Small Group Writing


I don't teach writing. When I say this, I mean, I don't teach the writing process. Two years ago, my building began a journey to increase our state assessment writing scores and a teacher stumbled upon Every Child a Writer. Since then most of my fellow teachers have been trained in ECAW. We use it as a resource as we have a district mandated curriculum that we all use. Our of district says that Writer's Workshop is core instruction, so by the nature of how workshop works I don't teach writing. But I do teach students how to write in complete sentences and how to write about what they read. 

Many of my students have a difficult time taking their verbal thoughts and putting them in writing. So, I've been working on creating scaffolded paragraphs for them to use depending on what kind of text they have been reading. These have also helped my English Language Learners. 

What is National Literacy Coalition's “Every Child a Writer?”

Every Child a Writer (ECAW) is based on the Australian genre-based approach to writing. Through direct instruction and joint construction of text, students master descriptive, explanation, instruction, persuasive, and narrative writing.

Demonstrated Writing
                                                                                                                                     Source: cherrycreekschools.org via Jan on Pinteres
Demonstrated Writing offers students a daily glimpse into the thinking of the fluent writer in action. The teacher demonstrates the writing process by planning and crafting written products in the five major genres of writing (descriptive, explanation, instruction, persuasive, and narrative). Focusing on the writer’s process, the teacher models the “think-aloud” strategy, while composing for his or her students. This daily demonstration leads to small-group instruction focused on specific skills, or targets, for each group.

Differentiated Writing

Differentiated Writing, the joint construction of text,
is when the teacher and a small group of students work together to compose written products within a given genre. Instructional targets are differentiated in response to the needs of the group, and the teacher “scaffolds” their instruction, gradually releasing control and responsibility as students gain skills and confidence. Instructional targets focus on techniques for planning, organization, vocabulary usage, sentence and paragraph structure, and conventions/mechanics (including spelling).

Directed Writing

Directed Writing gives students daily opportunities for practice of the genre and instructional targets taught in the Differentiated Writing group. From plan development to drafting, revising, editing, conferencing, and publishing, students have regular opportunities to independently apply their new skills within topic areas of personal interest and experience. A central feature of the Directed Writing component is the provision of instructional time for a variety of writing conferences including small group and partner conferencing. In this way, students are prepared for genuine independence as developing writers.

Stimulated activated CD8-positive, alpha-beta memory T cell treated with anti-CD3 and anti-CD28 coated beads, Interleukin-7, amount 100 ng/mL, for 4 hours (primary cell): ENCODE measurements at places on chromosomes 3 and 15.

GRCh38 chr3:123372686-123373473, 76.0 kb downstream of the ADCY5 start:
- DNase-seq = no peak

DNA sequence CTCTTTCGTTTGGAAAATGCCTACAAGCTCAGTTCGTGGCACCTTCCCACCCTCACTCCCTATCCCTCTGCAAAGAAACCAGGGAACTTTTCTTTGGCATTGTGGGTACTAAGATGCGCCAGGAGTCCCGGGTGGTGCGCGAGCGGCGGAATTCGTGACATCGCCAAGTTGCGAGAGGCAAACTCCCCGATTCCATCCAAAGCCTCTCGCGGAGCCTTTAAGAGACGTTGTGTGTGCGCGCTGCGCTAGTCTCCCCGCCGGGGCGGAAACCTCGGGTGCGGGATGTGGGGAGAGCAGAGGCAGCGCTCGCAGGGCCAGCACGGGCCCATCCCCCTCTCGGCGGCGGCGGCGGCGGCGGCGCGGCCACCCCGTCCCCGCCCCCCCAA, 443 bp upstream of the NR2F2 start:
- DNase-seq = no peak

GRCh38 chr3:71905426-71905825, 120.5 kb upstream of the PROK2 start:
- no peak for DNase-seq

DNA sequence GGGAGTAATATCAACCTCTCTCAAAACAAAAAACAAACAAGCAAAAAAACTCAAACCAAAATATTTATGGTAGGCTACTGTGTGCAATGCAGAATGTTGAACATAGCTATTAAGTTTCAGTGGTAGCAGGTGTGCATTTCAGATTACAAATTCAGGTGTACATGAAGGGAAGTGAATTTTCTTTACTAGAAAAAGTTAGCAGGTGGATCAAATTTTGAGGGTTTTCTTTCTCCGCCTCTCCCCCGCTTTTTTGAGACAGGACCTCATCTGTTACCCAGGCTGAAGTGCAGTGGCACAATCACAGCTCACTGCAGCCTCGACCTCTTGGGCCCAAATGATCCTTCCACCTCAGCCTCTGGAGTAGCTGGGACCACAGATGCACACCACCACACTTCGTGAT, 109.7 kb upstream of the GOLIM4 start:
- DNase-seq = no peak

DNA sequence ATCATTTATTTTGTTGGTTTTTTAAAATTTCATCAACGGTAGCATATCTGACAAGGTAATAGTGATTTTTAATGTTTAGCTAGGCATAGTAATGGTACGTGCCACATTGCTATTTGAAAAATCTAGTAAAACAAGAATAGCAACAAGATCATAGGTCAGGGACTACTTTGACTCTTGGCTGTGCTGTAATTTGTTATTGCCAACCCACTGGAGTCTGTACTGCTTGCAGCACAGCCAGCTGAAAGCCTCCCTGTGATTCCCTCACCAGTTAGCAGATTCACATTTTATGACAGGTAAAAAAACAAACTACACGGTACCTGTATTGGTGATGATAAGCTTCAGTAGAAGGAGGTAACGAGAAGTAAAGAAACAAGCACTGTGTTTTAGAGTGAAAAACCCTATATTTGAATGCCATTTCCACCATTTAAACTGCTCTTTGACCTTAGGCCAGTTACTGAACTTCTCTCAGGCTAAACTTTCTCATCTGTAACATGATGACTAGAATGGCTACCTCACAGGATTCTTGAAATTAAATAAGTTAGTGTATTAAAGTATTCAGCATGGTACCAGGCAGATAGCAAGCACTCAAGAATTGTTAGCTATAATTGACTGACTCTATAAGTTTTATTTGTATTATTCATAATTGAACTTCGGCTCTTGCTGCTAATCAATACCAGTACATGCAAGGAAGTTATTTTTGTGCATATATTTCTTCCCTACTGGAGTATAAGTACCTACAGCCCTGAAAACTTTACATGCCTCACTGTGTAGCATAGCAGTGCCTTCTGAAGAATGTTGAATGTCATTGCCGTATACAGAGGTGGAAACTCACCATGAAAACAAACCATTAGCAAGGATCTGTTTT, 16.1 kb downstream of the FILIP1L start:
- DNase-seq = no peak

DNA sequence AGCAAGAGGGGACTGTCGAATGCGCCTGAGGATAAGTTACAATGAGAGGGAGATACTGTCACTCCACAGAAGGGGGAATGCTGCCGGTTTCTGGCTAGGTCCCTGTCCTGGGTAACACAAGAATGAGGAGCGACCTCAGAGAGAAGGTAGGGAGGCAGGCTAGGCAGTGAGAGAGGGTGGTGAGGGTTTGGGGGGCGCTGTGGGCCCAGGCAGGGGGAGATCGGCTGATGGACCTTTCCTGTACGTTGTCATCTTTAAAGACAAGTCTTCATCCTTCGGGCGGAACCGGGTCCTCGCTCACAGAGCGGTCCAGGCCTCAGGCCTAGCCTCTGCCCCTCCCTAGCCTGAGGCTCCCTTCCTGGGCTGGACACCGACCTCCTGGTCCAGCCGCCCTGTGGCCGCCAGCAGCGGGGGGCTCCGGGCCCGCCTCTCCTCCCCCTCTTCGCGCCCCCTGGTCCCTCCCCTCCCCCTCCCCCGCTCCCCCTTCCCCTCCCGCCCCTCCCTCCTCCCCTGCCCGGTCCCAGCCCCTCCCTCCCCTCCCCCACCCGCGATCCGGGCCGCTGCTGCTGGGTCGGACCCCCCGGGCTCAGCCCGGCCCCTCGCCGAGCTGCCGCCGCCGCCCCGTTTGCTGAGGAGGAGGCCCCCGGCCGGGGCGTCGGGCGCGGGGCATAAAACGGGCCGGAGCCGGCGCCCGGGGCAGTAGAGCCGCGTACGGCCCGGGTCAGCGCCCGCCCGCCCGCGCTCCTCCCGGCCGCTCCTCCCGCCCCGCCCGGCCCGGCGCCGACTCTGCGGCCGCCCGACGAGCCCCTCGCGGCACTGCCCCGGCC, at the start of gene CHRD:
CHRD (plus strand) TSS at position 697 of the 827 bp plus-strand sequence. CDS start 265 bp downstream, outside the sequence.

Here is a sampling of the ones I have used with my small groups. I use them to focus the students comprehension but wanting them to write about they have been reading as well as talking about the book. I'm working on more that focus more on ECAW. Don't forget about the sale next Monday and Tuesday at the TpT store and extra 20% off everything in my store.


























3 comments:

  1. Hi Alison, I nominated you for the Liebster Award! Come on over to my blog to find out all the details.

    ?Resource Room Rules

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  2. Hi Alison, I'm thinking about using ECAW next year in my first grade classroom. Would you still recommend it? Do you still use it? I've been using Writer's Workshop for 19 years. But, some children just don't seem to make the progress that I would like them to make. I'm hoping that ECAW is the answer. What do you think?

    Thanks,
    Vicki

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  3. I use ECAW for small groups. I think it works best with the writing process. Its like reading finding the balance between the art and the science of teaching writing. I have seen great growth with students and transfer to our state assessments as well!! My students love it.

    Alison

    ReplyDelete

About Me

Welcome to my all thing special education blog. I'm Ms. Whiteley. I teach in the beautiful Mile High state--Colorado. This is my 13th year teaching in an rural K-6 Elementary school as a Exceptional Needs Teachers. As Exceptional Needs National Board Certified Teacher, I believe that ALL students can learn and be successful. When I'm not in school, I love to take my two Italian Greyhounds hiking 14ers and reaching for the stars. Thanks for Hopping By.
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